As winter weather arrives in full force, you may find yourself wondering how safe a driver you still are. It’s a season that can be challenging for even the most skillful drivers. Because driving represents freedom to most people, the idea of hanging up the car keys permanently can be frightening.
Seniors might also feel reluctant to burden family members with transportation requests because it means an adult child has to take off work. So it’s common for older adults to continue driving even when they aren’t quite confident in their skills.
It’s a concern adult children might worry about, too, but not want to bring up for fear of hurting their senior loved one’s feelings. Or they may be afraid an aging parent will become angry at even the suggestion it might be time to give up driving.
These are all reasons why the first week of December is designated as National Older Driver Safety Awareness Week. It gives advocates for aging an opportunity to shine the spotlight on this issue and share resources to help families work together to navigate this tough topic.
The myths about senior drivers are numerous, but one of the most common is that after a certain age, it’s time to hang up the car keys for good. In reality, older drivers cause fewer accidents than younger ones. Some people in their eighties are better drivers than those who are much younger.
Sometimes older driver safety might be a matter of investing in a more senior-friendly vehicle or installing adaptive devices, such as pedal extenders or a swivel seat. To learn more about products that can make you feel safer behind the wheel of a car, review the helpful information in Adaptive Devices Can Ease the Drive, Ride for Seniors.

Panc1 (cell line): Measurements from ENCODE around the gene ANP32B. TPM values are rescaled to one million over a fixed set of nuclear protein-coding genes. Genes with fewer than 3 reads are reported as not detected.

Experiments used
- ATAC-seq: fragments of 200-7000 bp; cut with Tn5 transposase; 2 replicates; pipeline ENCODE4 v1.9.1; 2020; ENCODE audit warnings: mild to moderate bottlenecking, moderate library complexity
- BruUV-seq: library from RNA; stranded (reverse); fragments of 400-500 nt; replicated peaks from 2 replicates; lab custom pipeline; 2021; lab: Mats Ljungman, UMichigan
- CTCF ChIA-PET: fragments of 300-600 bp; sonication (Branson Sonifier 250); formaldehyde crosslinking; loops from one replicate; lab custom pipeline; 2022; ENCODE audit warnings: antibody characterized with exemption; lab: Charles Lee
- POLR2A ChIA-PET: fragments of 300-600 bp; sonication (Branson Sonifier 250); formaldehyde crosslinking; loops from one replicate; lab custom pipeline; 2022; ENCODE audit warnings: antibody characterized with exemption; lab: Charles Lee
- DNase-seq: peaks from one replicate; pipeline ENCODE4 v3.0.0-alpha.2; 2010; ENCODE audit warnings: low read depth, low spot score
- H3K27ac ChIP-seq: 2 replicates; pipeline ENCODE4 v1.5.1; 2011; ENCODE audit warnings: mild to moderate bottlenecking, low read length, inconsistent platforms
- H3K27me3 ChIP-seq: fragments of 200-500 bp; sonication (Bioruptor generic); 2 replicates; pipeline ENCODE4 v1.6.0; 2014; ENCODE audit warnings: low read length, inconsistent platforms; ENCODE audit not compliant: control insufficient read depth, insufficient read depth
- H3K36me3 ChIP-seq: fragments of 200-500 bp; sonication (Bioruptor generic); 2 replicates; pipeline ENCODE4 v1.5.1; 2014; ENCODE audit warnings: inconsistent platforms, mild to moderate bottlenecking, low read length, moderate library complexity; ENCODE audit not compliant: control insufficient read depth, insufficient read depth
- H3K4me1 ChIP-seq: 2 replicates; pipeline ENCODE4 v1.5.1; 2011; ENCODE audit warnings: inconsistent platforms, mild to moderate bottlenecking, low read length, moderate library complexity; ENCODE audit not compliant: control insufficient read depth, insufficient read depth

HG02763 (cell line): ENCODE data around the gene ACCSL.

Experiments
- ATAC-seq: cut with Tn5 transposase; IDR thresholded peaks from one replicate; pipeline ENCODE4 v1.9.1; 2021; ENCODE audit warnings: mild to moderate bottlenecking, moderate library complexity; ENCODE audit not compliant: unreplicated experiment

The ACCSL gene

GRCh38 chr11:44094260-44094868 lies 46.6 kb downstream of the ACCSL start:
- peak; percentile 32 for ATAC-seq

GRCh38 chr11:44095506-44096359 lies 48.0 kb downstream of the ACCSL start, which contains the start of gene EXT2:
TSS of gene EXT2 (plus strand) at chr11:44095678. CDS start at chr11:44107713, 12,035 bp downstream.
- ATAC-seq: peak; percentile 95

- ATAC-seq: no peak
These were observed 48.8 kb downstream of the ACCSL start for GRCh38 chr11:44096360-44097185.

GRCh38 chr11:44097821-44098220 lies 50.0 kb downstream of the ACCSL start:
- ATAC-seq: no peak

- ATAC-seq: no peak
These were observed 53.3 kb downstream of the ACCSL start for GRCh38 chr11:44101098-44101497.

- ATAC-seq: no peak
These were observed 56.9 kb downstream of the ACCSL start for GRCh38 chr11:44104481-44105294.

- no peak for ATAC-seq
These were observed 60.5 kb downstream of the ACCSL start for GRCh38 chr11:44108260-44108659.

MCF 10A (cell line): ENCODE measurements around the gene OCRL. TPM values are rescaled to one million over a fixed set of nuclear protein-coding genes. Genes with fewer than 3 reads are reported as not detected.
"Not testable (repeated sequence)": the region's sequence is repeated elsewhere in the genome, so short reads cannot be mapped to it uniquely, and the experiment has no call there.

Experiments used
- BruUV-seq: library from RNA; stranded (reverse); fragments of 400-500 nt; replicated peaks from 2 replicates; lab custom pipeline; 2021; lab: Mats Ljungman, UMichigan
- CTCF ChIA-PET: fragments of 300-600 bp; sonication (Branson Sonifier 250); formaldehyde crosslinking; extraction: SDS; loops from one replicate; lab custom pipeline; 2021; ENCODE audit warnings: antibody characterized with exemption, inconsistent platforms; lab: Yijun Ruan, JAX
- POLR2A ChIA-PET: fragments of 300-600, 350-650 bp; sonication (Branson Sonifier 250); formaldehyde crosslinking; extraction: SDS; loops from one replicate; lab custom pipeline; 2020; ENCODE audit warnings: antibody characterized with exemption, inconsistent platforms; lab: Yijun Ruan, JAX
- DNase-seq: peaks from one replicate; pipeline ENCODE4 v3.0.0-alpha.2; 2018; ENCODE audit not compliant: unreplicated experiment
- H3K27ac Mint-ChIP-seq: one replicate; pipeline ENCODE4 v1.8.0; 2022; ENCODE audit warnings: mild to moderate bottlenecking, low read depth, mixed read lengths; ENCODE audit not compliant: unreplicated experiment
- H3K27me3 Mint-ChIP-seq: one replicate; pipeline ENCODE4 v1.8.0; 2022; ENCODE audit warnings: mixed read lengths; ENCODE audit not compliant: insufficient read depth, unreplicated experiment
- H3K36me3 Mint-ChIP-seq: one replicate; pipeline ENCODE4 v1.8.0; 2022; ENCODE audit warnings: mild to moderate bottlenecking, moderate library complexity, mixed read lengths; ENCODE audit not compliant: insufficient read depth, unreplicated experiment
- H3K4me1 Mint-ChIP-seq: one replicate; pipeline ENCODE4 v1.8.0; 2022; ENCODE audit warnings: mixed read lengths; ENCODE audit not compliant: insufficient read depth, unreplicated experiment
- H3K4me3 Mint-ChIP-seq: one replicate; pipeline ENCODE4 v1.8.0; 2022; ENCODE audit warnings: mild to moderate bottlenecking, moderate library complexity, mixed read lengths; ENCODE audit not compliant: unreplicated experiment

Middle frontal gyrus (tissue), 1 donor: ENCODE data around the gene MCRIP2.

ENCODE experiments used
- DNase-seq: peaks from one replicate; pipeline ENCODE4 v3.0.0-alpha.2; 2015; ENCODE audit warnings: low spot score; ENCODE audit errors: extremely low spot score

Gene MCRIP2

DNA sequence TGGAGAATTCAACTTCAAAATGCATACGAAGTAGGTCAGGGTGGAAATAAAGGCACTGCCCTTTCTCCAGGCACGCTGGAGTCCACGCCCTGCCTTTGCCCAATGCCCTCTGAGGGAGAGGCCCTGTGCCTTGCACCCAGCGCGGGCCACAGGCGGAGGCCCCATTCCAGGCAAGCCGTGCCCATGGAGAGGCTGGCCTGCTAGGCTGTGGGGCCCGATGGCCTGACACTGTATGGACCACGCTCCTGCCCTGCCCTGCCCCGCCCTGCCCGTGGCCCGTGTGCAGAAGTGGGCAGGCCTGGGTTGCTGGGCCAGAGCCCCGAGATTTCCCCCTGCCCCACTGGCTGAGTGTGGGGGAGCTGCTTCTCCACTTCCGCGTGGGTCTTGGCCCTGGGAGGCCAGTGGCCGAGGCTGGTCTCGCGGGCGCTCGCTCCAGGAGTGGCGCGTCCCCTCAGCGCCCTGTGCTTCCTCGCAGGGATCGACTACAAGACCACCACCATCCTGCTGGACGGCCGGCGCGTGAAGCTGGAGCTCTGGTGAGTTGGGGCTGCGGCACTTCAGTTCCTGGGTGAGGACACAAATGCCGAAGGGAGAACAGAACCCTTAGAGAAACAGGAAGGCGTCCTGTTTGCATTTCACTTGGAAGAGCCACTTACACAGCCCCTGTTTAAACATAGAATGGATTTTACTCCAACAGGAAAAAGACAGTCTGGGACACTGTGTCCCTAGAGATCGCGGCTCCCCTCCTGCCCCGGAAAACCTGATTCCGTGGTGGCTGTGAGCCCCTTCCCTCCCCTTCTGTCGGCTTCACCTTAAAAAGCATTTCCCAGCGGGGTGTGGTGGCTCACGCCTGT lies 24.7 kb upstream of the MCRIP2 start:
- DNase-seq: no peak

Objectivity is important when you are trying to determine if you are a safe driver, especially when you are older. Here are a few resources you will find useful as you conduct an honest evaluation of your driving skills:
Should you decide it’s time to give up driving, it’s important to know there are other driving options to consider if you don’t have family nearby or don’t want to rely on them for help.
Our first suggestion is to call the local office of the Area Agency on Aging. Most keep a list of reliable transportation services for older adults. In some cases, volunteers donate their time to help seniors get to necessary appointments. Some communities also have public transportation services for older adults and those with disabilities.
Ride-sharing companies are another option. Some are making their services easier for seniors to use. Lyft, for example, has a user-friendly app that allows riders to request a vehicle large enough to accommodate a wheelchair or walker during the ride.
If your worries about driving come partially from the idea that you might experience a medical crisis while you’re out on the road alone, we have a solution for you to consider. Investing in a Mobile Monitoring Unit will allow you to summon help with the press of a button. Call 1-844-203-5617 today to learn more!